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I usually look at the score, but occasionally need to keep an eye on what the fingers are doing - the worst being the dreaded 'count the leger line' problem when either hand has to do an unforeseen leap and I've been off in a dream world (music has a habit of doing that to me, or is it that I have a habit etc.?). Can be particularly tricky with an accidental thrown in - that get's me looking at whichever hand is concerned, which is OK if it's only one of them....


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Normally the clock-hand these days.

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I also look at my left hand. And always my left hand even if there are jumps on my right. My right hand is usually very accurate and don't need baby sitting. I guess it is natural to look at your non dominant hand?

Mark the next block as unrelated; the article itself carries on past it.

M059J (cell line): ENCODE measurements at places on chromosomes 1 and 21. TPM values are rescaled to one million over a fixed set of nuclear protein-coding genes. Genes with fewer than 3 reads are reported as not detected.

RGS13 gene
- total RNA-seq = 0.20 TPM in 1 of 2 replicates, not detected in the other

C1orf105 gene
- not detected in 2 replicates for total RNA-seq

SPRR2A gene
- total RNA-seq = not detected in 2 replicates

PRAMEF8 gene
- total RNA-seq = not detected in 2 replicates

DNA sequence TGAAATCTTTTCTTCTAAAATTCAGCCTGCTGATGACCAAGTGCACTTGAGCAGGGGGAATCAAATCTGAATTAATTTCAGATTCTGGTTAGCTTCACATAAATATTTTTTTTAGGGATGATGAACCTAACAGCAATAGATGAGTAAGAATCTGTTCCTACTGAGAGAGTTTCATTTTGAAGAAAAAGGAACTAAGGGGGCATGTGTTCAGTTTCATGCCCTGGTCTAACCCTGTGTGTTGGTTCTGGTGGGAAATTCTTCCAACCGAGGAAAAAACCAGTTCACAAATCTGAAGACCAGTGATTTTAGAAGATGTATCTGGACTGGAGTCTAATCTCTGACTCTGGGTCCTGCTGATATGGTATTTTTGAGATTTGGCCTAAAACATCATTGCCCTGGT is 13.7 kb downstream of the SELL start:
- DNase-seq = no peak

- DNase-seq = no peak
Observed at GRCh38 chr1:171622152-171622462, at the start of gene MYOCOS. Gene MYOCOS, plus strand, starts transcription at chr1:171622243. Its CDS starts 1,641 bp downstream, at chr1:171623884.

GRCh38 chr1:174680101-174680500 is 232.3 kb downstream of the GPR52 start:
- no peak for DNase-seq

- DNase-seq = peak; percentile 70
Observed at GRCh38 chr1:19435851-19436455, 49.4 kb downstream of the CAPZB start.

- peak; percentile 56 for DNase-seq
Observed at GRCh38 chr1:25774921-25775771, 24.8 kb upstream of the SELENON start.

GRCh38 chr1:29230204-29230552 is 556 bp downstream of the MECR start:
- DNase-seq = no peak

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Originally Posted by albydooby
I also look at my left hand. And always my left hand even if there are jumps on my right. My right hand is usually very accurate and don't need baby sitting. I guess it is natural to look at your non dominant hand?

You are jumping to a conclusion of whether pianists who look at their LH are RH dominant; wrong assumption for me. I am LH dominant but favor looking at LH over right if I’m looking at a hand at all.


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Originally Posted by bennevis
I just look at whichever hand needs looking at.

In advanced rep, the LH tends to have more wide leaps, especially to bottom notes, even though the RH may have more intricate stuff, but with notes closer together.

This tends to be my experience. I look at whichever hand has a jump or something that needs more attention, and I do think a lot of my music has bigger jumps in the LH...